The basics
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Guide to a Master of Science - what you need to know

We tell you everything you need to know about a Master of Science


A master of science (MSc) is an academic postgraduate degree awarded by a university. This degree is normally awarded for studies focusing on scientific and mathematical subjects.   Though it depends on the course, a master of science will typically require a thesis. Graduates who have earned a Master of Science degree tend to go on to pursue a doctoral degree after completion of their study, while some choose to start on their career.


What can I study?


This degree is typically focused on science and technology-related subjects, such as economics, medicine, IT, finance, management, physics, business, mathematics, engineering, aviation, accounting and health sciences. There is a wide-range of subjects within this field, and as you go deeper into the different subjects you can specialise in almost anything. Finding the perfect master's programme for you can be a time-consuming task, but you should view it as an investment in your future. The most popular countries for studying MSc are the UK, the USA, the Netherlands, Sweden and other European countries.


Who can study a master of science?


You would normally need to have a Bachelor of Science (BSc) before you can embark on a Mater's of Science (MSc) programme. Sometimes you will also be required to have specific majors, for instance a major in mathematics, business or physics. It all depends on what Master's program you choose and what their requirements are. You do not have to have overly similar bachelor programmes and master programmes, and many uses their master to specialise in a certain field. Master's lessons often enhance the teachings of undergraduate programs.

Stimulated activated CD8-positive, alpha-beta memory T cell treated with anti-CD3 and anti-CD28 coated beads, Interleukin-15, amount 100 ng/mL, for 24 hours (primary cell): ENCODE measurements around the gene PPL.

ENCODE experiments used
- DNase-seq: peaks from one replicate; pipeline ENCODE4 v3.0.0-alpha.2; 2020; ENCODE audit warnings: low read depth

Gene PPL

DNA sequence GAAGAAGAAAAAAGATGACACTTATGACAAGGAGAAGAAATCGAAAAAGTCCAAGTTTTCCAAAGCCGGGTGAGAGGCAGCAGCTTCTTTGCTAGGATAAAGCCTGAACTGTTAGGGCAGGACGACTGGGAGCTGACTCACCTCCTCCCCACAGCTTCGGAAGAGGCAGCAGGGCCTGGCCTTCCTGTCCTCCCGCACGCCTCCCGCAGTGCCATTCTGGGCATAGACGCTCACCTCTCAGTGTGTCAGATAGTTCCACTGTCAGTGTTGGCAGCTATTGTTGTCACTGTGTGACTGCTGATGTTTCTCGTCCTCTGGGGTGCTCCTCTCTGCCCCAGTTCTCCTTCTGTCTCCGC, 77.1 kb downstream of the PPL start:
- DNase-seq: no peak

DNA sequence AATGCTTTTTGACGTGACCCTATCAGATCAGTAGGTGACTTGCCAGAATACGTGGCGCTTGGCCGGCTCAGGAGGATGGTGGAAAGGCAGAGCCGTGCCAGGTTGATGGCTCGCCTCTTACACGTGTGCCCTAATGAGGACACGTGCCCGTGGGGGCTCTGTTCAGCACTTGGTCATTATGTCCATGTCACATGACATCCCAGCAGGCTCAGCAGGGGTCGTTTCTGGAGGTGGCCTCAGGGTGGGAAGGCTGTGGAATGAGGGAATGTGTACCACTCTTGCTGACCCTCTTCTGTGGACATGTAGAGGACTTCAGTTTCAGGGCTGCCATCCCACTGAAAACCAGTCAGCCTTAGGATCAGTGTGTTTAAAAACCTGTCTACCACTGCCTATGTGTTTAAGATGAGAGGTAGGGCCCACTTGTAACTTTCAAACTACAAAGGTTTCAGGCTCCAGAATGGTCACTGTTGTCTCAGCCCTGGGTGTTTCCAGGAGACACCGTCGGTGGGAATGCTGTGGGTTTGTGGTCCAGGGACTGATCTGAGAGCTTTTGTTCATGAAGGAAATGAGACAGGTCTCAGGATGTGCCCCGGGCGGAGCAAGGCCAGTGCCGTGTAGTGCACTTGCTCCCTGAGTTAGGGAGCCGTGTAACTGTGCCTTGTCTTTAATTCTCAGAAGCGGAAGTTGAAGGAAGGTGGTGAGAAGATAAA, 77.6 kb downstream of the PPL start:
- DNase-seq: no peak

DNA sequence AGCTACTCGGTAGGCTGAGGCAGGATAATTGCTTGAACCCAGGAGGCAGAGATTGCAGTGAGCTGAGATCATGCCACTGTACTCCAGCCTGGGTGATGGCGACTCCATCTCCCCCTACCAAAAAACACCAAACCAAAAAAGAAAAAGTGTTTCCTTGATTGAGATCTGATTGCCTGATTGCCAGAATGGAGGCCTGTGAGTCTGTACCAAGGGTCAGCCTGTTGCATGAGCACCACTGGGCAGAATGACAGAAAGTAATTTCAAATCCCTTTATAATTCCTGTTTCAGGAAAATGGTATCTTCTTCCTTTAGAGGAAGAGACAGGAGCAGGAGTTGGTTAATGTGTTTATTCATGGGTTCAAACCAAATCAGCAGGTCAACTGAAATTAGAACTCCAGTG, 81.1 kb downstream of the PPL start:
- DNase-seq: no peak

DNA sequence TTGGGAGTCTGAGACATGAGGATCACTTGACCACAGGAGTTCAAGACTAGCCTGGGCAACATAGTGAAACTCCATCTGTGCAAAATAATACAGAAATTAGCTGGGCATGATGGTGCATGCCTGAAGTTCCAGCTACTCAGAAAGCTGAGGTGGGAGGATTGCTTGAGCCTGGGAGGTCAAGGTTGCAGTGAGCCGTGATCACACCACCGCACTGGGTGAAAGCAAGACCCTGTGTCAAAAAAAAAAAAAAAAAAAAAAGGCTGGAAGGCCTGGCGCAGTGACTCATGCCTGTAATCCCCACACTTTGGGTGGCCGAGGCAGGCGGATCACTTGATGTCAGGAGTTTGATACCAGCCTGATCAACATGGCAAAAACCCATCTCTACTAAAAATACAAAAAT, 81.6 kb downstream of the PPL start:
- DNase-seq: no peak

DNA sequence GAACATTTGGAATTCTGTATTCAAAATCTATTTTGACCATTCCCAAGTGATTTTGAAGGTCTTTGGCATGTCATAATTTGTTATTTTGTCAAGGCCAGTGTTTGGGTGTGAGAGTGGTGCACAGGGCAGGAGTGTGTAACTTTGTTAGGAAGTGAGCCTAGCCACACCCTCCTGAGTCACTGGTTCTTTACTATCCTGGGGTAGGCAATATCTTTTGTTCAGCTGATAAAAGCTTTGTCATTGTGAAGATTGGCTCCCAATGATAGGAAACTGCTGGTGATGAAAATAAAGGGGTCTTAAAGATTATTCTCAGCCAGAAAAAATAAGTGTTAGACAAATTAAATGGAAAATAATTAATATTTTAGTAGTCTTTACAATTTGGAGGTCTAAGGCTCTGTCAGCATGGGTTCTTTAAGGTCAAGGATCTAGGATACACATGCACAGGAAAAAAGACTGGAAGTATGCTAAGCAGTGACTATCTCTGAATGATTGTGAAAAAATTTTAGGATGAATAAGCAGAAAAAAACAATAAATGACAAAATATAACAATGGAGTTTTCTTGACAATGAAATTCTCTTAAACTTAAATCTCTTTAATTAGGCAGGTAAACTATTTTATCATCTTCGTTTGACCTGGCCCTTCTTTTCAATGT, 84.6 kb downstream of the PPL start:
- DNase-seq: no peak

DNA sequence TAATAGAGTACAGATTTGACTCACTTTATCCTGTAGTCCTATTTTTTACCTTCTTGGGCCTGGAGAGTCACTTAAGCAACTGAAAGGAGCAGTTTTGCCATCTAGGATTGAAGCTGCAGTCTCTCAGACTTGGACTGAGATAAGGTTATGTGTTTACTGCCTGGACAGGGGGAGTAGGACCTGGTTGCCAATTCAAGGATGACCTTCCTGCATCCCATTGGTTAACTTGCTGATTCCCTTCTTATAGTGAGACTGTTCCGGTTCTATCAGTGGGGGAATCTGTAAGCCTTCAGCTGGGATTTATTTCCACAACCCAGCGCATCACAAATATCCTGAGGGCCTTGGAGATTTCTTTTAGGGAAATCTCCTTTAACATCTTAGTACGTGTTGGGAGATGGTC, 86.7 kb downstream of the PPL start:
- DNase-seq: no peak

How is it taught?


As with most Master's programmes, students are expected to do a lot of self-studying and research. A big project, sometime preferred to as a thesis will take up a lot of time in the programme and may last for a few months to a year. In some countries a master is finished in a year, and in some countries it will take you two years (read article on master's degrees). After training in the relevant research methodology, the student will start collecting their own data. Once the data is assembled, students will be analyse their findings and present them in a written thesis (dissertation). MSc students might also be expected to present their findings in a presentation to professors and/or their peer group. The thesis project is often seen as one of the most valuable experiences in an MSc program, and if the findings are noteworthy enough it might get published. Not bad!


What happens next?


An MSc degree can allow students to advance in a career of their choice, making them more equipped for specialist tasks. A Master of Science degree provides a scientific, technical or professional entry level competence, and usually a higher salary than a plain bachelor's degree. Many also see their master's degree as a passage way to their PhD programme. It is also quite normal to do both -  spend a few years working and then go on to do a PhD.


If you think an MSc might be for you, find out more about what courses are available.

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About Author


Anette Lien is a recent journalism graduate and an avid traveller. Hailing from a small town in Norway, she went on to study in India before settling down in London, UK. She has previously worked for a local newspaper, at various music websites and as an Expedia blogger. When she is not travelling, or writing about travelling, she enjoys going to small gigs with quirky, underground bands.